As Juana Martinez, 25, explains in the “undercover” video she posted to YouTube, she believes her credit card was stolen by a Starbucks barista when she went through the drive-thru on New Year’s Day. Martinez, a military wife living in Lakewood, California, said the 19-year-old Starbucks cashier copied her credit card and used it to buy $200 worth of groceries. Martinez says that because of this fraud, she was unable to pay her family’s rent. After the Starbucks barista was allegedly caught using the stolen card number on camera at the grocery store, Martinez decided to go back to the scene of the crime and confront her in person. Martinez’ exchange with the alleged credit card thief is now going viral after being posted to YouTube, with 3 million views and counting.
This confrontation is buzzing through the Internet because it’s a scene almost every credit card owner has fantasized about. In our increasingly digital world, credit card fraud and identity theft are no longer the exception — they are becoming the rule. According to Gemalto’s Breach Level Index 2014 report, more than 1 billion data records were compromised in 2014 at a 46 percent increase from the previous year. Most of the time, random hackers are responsible for the credit card data breach, but in cases like Martinez’, we can see this fraud occur in the retail sector (roughly 11 percent of the time). In 25 percent of cases, a data breach may occur when a credit card is accidentally lost.
To make matters worse, the United States is a big hot spot for credit card fraud. A 2015 report from Barclays showed that 47 percent of the world’s credit card fraud happens in the U.S., even though Americans are responsible for only 24 percent of the total credit card volume. It’s no wonder credit card users like Martinez are deciding to take the “citizen’s arrest” approach — not only is it inconvenient to have to cancel everything and wait for new cards to arrive, but it can be downright infuriating when a credit card thief steals the money you need to pay your bills.
So what are the millions of victims of credit card fraud and identity theft to do? As badass and fun to watch as Martinez’ encounter was, most credit card companies don’t recommend the direct approach. While many financial experts believe the U.S. fraud overload is related to a slowness in adopting the global credit card standard EMV, requiring credit cards to carry computer chips to authenticate, there are still several key things you can do to protect your money and your information.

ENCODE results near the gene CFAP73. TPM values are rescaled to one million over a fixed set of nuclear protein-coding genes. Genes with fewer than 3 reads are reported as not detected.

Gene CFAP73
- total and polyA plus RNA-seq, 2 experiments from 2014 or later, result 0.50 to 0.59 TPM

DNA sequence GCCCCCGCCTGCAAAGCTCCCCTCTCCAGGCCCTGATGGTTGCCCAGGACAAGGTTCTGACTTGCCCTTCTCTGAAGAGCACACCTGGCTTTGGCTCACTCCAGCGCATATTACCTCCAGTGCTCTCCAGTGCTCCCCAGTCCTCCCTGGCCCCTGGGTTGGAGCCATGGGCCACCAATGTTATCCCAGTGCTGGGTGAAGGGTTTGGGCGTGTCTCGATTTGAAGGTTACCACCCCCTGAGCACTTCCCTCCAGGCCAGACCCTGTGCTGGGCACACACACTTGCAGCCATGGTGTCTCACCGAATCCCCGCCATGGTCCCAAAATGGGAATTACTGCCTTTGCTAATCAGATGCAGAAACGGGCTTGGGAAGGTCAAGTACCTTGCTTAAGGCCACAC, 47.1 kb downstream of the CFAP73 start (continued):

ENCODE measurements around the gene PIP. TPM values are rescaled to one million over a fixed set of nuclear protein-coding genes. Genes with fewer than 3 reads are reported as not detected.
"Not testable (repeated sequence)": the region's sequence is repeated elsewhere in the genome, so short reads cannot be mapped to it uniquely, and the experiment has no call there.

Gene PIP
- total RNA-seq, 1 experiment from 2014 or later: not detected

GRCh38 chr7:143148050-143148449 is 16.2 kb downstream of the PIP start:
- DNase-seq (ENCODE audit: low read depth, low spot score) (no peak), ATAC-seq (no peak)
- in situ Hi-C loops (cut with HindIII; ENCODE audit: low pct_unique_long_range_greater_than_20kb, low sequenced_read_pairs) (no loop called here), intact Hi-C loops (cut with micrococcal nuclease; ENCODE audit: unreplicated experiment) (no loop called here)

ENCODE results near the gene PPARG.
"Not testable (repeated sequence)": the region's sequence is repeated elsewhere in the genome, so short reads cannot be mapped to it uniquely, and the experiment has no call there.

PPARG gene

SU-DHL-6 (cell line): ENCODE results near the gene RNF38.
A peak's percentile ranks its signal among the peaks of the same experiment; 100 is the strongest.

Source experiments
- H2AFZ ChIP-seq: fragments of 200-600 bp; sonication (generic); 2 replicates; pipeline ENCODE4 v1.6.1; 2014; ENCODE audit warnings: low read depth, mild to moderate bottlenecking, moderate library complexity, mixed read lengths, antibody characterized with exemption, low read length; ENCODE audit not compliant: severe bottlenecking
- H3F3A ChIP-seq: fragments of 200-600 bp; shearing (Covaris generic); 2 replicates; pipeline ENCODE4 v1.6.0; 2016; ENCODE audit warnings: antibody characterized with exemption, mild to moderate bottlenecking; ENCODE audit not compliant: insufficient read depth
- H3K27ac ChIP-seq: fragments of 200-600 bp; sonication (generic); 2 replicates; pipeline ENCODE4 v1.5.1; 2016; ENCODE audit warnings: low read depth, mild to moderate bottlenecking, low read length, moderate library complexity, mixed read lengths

The FTC advises to never give out your credit card or bank account numbers over the phone unless you’re buying from a reputable business. It also helps to carry credit cards separately from your wallet in case a wallet or purse is stolen. And as we learned in Martinez’ case, it’s critical to keep an eye on your credit card during every transaction — if at all possible, don’t let it out of your sight. In our digital age, it’s also important to watch what you say on social media. Researchers discovered in a 2015 MIT study that leaked information from only four purchases could leave you susceptible to credit card fraud, including copies of recent receipts or an Instagram photo of a new iPhone, for example.
When and if the inevitable occurs, you can still put out the fire before a credit card thief maxes out your account. Most credit card companies have protective measures in place to freeze accounts and reimburse funds, which is why it’s a must to contact your provider immediately if you suspect fraud. Experts also recommend regularly checking your free annual credit report in case any other instances of fraud have slipped through the cracks. Victims of identity theft should contact all three major credit bureaus to place a fraud alert as well as any current creditors to freeze all accounts.
The bottom line is that while what Martinez did is brave, it’s not necessarily recommended for victims of credit card fraud. Some type of data tampering happens as often as every 32 seconds, making it fairly unrealistic to confront each thief face-to-face. Instead, practice a good offense, and keep meticulous records of all credit transactions. The sooner you catch a credit card hack, the sooner you can minimize the damage that’s been done.
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